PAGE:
Published: 27 November 2023
It is strongly recommended that the following article is read before considering the questions:
The associated articles on symptom management may also help when considering these discussion points:
Death is an inevitable part of every person’s journey. The
idea of what defines a “good death” differs between people
and is shaped by their life experiences, beliefs, culture and
medical history. How someone transitions through their
final days can also vary significantly. Delivering a consistent
standard of care that is both individualised yet adaptable is
Hospices and other in-patient palliative care providers in
New Zealand work hard to deliver high quality end of life
support, however, a significant number of people will spend
their final days at home. In these situations, general practice
teams may be tasked with being the primary provider of end
of life services, often working in collaboration with other
health professionals, e.g. district nurses, aged residential
care facility staff, hospice services and ambulance services.
As New Zealand’s population ages, the need for this care will
In 2017, “Te Ara Whakapiri: Principles and guidance for the
last days of life” was published by the Ministry of Health
(Manatū Hauora). It outlines the essential components and
considerations required for providing best practice care at
the end of life; specific aspects of this work were updated
in 2020. Key concepts for providing quality and consistent
- Individualising care to meet the needs of the person and their family/whānau
- Clearly and respectfully communicating all information about the person’s status
- Documenting details of conversations and decisions
- Supporting the family/whānau throughout the journey
The principles of Te Whare Tapa Whā can used as a framework
for establishing and delivering an individualised care plan,
taking into consideration not only symptom management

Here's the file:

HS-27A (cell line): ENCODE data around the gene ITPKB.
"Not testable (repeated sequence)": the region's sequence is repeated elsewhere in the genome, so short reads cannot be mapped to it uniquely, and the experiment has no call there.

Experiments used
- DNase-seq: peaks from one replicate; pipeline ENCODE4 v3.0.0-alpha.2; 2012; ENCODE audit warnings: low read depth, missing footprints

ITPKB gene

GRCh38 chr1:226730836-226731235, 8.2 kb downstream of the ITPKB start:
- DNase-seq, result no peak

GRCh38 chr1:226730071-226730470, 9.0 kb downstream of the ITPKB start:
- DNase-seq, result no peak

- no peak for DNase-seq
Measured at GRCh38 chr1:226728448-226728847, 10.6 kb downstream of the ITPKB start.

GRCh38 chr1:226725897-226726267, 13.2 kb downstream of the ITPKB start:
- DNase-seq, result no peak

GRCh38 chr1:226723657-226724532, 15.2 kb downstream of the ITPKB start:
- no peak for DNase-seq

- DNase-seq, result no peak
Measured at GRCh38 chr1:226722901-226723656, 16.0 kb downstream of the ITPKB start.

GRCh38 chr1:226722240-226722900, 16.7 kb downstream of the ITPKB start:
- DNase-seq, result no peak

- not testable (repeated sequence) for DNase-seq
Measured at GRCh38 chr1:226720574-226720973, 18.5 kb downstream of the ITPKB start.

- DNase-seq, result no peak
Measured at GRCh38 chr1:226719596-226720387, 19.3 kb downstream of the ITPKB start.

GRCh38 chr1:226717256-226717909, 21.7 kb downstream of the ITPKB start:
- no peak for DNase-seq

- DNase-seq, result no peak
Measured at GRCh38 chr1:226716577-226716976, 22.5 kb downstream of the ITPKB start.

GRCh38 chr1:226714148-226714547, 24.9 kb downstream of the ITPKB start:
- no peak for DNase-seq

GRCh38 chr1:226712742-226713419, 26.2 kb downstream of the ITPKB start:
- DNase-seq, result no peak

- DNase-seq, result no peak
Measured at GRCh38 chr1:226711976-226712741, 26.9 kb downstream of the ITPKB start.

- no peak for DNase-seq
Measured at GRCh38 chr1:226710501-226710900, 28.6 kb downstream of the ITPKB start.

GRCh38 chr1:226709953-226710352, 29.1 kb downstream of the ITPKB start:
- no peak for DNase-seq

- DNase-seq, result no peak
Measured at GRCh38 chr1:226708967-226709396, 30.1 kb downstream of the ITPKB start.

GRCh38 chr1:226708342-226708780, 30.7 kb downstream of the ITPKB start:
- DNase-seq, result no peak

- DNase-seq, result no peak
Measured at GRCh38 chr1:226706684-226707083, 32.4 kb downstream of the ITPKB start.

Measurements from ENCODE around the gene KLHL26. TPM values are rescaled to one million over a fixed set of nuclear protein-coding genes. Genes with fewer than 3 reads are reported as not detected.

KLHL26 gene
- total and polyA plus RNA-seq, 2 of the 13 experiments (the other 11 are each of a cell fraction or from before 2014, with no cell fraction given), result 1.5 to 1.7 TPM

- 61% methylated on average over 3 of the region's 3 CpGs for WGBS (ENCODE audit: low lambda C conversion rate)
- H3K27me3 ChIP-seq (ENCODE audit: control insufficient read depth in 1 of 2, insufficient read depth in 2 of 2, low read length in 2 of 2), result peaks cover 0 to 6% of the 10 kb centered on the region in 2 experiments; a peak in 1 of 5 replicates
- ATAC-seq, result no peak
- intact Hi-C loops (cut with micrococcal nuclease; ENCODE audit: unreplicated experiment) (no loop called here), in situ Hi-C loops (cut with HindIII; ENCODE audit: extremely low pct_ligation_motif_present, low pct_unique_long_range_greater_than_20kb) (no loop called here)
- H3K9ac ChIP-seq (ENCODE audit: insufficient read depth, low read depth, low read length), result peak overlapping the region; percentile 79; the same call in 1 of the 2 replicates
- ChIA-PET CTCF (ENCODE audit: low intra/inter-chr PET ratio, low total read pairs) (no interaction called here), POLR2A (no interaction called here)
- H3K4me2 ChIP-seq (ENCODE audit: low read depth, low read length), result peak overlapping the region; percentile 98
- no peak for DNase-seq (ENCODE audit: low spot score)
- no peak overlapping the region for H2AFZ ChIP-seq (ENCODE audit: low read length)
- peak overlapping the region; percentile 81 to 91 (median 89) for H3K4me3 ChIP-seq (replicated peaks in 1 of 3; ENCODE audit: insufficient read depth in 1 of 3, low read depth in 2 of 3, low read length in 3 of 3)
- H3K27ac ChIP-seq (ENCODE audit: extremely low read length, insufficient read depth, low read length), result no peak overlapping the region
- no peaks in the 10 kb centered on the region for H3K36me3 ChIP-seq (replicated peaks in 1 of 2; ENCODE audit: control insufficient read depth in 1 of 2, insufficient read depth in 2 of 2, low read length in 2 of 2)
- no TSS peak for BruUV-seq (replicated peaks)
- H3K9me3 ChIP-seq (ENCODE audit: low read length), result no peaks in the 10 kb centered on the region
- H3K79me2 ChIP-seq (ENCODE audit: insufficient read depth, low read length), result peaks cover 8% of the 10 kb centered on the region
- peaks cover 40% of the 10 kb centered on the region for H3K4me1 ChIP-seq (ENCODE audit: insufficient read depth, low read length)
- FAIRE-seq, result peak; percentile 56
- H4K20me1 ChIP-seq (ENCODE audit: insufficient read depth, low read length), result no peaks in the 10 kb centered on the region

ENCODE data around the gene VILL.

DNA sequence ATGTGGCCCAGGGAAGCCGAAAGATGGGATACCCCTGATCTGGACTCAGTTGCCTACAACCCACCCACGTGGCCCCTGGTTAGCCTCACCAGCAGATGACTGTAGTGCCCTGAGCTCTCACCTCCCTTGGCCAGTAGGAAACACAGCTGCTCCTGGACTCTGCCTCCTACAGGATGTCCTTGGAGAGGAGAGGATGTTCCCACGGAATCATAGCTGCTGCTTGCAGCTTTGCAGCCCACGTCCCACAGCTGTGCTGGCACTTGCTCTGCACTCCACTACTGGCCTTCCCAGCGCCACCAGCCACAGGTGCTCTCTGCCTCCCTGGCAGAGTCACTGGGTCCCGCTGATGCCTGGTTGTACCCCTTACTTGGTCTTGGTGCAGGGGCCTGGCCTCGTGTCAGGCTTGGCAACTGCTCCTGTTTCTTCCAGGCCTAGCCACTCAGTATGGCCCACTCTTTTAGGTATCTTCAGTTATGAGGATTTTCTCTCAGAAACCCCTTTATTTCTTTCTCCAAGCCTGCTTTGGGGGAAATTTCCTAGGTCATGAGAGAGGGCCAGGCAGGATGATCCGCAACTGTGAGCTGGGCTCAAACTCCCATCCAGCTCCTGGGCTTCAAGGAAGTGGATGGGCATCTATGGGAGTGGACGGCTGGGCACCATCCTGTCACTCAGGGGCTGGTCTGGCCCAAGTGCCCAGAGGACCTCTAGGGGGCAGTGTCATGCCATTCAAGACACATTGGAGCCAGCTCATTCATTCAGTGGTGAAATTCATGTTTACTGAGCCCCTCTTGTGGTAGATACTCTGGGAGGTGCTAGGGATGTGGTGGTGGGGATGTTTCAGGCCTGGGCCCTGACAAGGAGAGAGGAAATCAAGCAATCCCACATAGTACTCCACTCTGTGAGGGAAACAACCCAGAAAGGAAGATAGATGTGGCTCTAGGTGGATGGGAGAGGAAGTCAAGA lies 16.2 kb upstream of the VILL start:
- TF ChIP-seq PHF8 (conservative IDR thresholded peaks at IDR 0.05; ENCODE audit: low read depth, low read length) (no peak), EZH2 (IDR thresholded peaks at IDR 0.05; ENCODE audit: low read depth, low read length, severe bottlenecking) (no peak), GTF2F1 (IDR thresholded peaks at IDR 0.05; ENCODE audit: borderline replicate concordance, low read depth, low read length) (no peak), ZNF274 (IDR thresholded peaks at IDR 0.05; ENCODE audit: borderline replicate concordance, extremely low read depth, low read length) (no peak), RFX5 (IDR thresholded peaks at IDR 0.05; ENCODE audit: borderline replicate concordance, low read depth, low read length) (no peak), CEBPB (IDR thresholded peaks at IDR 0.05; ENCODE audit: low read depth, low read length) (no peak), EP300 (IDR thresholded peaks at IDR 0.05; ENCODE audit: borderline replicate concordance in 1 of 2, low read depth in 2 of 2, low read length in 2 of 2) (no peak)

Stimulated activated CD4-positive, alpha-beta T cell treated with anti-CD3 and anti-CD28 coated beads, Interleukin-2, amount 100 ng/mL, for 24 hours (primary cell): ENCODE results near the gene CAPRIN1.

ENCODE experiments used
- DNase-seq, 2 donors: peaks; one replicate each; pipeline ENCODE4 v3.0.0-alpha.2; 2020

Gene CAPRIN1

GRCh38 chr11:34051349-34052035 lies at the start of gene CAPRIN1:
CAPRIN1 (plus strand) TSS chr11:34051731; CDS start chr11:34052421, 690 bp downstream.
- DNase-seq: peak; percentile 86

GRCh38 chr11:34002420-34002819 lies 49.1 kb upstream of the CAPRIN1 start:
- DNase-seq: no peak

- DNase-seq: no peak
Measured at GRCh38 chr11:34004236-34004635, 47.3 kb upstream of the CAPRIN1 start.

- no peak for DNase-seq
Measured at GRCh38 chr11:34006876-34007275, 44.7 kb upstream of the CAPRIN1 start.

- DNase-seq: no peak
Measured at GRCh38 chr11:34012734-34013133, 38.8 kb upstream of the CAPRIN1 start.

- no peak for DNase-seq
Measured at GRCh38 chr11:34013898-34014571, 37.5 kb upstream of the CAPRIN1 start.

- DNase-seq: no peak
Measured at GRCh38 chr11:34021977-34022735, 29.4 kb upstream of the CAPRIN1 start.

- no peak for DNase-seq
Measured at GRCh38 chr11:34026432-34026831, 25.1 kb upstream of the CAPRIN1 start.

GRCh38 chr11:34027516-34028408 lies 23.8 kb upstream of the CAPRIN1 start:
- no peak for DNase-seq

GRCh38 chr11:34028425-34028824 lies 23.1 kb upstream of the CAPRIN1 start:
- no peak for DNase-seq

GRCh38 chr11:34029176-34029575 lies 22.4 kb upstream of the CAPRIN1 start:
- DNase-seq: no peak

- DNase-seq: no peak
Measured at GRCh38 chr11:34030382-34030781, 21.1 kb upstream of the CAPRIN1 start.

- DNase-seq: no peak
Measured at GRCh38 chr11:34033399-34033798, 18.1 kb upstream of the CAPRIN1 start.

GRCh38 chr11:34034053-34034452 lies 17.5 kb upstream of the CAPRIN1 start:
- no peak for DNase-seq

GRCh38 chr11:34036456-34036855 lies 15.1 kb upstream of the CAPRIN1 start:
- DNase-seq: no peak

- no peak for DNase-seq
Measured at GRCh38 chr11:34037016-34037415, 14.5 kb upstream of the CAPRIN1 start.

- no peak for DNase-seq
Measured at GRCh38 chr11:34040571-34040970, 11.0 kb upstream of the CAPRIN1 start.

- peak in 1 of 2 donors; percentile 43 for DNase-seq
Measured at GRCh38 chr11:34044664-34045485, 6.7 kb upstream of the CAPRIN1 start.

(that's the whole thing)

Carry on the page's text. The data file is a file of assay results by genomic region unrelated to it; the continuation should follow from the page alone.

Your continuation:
and physical care (taha tinana), but the mental/emotional
(taha hinengaro), family/social (taha whānau) and spiritual
(taha wairua) aspects of wellbeing. After identifying the
lead health practitioner and establishing contact protocols,
a comprehensive baseline assessment is required to
establish physical care needs. This process invariably leads to
anticipatory medicine prescribing so that carers can provide
timely symptom relief without the need for in-person
clinician assessment. Symptoms that commonly occur during
the last days of life include pain, nausea/vomiting, delirium
and psychological symptoms, dyspnoea (breathlessness) and
excessive respiratory tract secretions. Non-pharmacological
management strategies should also be discussed with the
family as an important component of all care plans (e.g.
comfortable environment/atmosphere, using relaxation
techniques, playing music); this can potentially limit the
amount of medicines required and therefore reduce the
associated adverse effects. It is important to also identify any
cultural, religious or spiritual needs that the patient or family/
whānau have and consider how these can be incorporated
into the care plan. Other considerations, depending on the
clinical circumstances, may include discontinuing medicines
used for long-term conditions, providing supportive
equipment, co-ordinating the set-up of a syringe driver and
arranging for implantable cardioverter-defibrillators to be
Once a care plan is established, the family/whānau should be
supported in its implementation; they should be encouraged
to regularly assess and document symptoms and other
aspects of wellbeing so that the need for additional support
can be identified and provided early. This information
should be reviewed at least once daily by a member of the
healthcare team. Be conscious that circumstances and the
person’s wishes can change over time, meaning adjustment
of the care plan may be required.
Family/whānau should be equipped with practical advice
on what to do when death occurs. Not only does this
ensure the person’s dignity and wishes will be maintained,
but it also helps to reduce the stress experienced by loved
ones, allowing them to focus on processing emotions
and supporting each other rather than decision-making.
Bereavement risk and support should also be considered;
this might involve an ongoing active role for the general
practitioner and/or nurse(s) if the family/whānau are enrolled
with the same practice, or if they are not, enquiring whether
their needs are being considered by another care provider.
General questions for discussion
- Are you or your general practice regularly involved
in caring for patients in their last days of life? If not,
what are the main reasons? For example, are you not
adequately resourced to do so, or do sufficient local
resources already exist? Do you expect that demand
for this type of care will increase in the future in your
- End of life care should ideally be delivered as part of a
multidisciplinary clinical service. Do you have a working
relationship with your local hospice or other community
palliative care providers? e.g. district nursing service,
residential care, ambulance services/extended care
- If so, what works well and what could be improved?